The fast final time was NOT merely a consequence of the fast footing. It was a result of a exceptional horse running a ONE turn mile rather than a two turn mile. Wake up.
he is a great turf miler. there can be no debate about that.
Wise Dan is great. I get it. Gamblers can't stand him! He kills multi-race wagers and is a constant short priced favorite.
I want to see him in the BC Classic against The Dude and the other big boys.
Sometimes, when a horse gets so good, the only real competition he has is against himself. Wise Dan setting a new record was about the only thing left for him to do on Sunday, given his competition wasn't all that spectacular, and his trip wasn't particularly difficult. Like your comments that maintaining a spotless record over an extended period of time in and of itself is noteworthy and commendable, no matter what the competition. Just walking to the starting gate, loading into the gate, any steps along the way can pose disaster for any horse. Merely keeping him healthy and sound over an extended period can be a hugely difficult task. About the only place he is likely to see any real competition will be at the Breeders' Cup, as most will avoid him. He is fun to watch, heartwarming to cheer for, and he does not disappoint. What is not to like?
This past weekend was a disaster for me at Belmont, but Alterite's win was one of the few bright spots. It was more a matter of not really finding any special figures among the other contestants that pointed out this no-figure European. Emollient had some visually impressive races, but her ground loss adjusted numbers were only about 4th best in the field, which was average to begin with. I use Equibase numbers. You can check it out.
Wise Dan can compete with the best of Europe especially on firm turf. Europe's big advantage is at 9.5 furlongs and up, watch his Breeders Cup and the Woodbine mile both track records. When and if the Euro's take on Wise Dan in the Breeders Cup he will dispose of them no doubt.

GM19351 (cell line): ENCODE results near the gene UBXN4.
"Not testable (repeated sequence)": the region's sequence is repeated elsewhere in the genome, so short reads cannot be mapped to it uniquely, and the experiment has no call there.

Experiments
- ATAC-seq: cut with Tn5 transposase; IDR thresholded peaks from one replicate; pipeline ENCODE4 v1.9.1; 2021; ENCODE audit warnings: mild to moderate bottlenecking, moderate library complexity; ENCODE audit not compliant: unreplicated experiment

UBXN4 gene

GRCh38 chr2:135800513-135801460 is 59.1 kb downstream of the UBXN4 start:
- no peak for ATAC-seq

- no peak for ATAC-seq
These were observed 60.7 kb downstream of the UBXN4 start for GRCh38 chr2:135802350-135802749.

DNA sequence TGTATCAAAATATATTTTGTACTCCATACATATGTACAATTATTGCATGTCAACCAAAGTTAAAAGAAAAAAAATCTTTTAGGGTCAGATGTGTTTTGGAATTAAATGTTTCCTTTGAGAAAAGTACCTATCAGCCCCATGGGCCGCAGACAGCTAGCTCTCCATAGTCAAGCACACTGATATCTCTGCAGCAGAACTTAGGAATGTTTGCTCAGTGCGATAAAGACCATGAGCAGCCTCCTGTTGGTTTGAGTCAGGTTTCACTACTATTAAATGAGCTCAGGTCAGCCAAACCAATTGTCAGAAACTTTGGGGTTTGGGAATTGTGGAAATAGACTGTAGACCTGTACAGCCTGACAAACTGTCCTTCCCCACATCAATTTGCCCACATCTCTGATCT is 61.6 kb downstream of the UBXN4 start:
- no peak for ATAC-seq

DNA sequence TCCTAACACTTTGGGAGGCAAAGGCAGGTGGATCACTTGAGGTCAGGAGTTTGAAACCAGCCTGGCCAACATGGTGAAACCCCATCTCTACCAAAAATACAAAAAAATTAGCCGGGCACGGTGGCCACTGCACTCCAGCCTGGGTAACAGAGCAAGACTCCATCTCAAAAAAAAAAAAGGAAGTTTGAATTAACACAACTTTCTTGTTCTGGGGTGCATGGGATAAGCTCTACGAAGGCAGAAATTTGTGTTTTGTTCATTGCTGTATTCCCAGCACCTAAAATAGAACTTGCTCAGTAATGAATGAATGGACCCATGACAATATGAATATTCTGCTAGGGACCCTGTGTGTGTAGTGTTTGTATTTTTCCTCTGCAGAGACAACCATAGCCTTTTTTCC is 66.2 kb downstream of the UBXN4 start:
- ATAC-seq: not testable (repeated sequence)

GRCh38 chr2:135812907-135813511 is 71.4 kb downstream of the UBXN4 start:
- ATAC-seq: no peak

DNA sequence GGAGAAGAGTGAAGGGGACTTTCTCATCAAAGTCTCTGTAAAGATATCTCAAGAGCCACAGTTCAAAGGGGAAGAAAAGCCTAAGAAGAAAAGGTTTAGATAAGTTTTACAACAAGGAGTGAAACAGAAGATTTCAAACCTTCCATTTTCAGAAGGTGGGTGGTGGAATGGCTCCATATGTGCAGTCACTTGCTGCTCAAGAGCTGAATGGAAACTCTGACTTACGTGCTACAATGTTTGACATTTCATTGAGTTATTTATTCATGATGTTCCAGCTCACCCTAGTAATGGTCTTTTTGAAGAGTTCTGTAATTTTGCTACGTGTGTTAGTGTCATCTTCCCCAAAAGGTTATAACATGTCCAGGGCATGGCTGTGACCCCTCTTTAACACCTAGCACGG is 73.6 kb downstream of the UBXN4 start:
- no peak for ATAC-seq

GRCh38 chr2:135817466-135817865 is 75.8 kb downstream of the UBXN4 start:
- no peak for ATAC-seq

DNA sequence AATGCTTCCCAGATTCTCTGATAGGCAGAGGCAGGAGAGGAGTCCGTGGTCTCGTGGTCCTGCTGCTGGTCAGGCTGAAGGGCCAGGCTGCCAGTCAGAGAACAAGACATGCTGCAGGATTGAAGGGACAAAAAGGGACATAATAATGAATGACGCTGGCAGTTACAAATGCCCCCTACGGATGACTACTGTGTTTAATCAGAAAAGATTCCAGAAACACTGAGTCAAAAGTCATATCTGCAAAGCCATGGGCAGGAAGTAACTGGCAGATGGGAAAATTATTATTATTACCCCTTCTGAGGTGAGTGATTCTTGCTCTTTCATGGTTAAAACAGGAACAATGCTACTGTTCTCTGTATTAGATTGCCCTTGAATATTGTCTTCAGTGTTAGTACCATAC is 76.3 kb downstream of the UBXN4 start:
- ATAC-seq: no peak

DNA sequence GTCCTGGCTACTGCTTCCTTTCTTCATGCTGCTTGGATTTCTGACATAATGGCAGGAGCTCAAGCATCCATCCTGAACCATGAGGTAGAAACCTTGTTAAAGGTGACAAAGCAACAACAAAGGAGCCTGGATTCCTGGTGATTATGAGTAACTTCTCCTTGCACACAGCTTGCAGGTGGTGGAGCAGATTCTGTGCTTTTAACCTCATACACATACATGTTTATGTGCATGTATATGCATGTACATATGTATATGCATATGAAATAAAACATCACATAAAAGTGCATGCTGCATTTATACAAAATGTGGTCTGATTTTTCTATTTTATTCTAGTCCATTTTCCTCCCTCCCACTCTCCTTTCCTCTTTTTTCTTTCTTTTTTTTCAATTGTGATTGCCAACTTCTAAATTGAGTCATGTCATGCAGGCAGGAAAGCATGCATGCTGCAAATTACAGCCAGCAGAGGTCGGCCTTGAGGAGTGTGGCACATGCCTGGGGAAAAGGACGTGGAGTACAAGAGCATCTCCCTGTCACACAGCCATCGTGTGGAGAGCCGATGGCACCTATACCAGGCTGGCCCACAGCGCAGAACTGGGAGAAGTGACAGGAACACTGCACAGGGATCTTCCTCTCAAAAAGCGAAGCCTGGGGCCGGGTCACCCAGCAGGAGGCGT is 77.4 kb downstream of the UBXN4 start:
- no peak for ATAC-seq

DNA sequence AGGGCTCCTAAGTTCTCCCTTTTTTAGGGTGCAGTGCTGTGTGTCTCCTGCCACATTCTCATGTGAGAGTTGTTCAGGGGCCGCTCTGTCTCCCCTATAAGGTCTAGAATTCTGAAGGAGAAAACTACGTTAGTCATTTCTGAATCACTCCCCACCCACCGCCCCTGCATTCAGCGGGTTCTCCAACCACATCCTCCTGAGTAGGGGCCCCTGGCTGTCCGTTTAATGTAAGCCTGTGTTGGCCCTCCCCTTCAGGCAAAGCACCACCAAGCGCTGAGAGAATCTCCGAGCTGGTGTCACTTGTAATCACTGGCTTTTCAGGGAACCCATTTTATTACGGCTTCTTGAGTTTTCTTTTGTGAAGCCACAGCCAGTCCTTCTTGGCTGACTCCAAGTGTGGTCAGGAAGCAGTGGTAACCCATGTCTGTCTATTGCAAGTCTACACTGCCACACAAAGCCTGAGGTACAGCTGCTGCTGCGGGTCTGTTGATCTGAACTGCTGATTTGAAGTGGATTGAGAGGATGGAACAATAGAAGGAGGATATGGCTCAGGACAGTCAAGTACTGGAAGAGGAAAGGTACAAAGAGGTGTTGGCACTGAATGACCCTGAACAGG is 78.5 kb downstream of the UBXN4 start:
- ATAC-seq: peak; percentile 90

No excuses for Marketing Mix in the Beverly D, but she didn’t run well at all when 4th in Chicago. There’s a big difference between, “our horse ran great, she was only 4th on the day,” and “our horse didn’t run her race, hopefully she’ll run better next time.” In the Beverly D, the 3rd, 4th, 5th, and 6th place finishers, Ausus, Marketing Mix, La Tia, and Solid Appeal were all within about a half-length of each other. Not to disparage those horses, they are all nice mares and we’d love to have them in our barn, but thus far they’ve been G2 and G3 horses in North America. The fact that Marketing Mix finished within a neck or so of each of them I think is more of a reflection of her performance that day than the fact that she was beat 6 lengths by Dank. There may have been no beating Dank anyway, but I’d like to see Marketing Mix run well against her. Marketing Mix has a 6-2-3-0 record in G1 races. She’s done pretty well vs. most European shippers. The Beverly D was not a good race for Marketing Mix, hopefully she’ll run better in the Rodeo Drive.
Well, I just saw the horse win as easy as horses can win and I'm left with the feeling that it would have taken Secretariat to beat him today. Can't argue with success.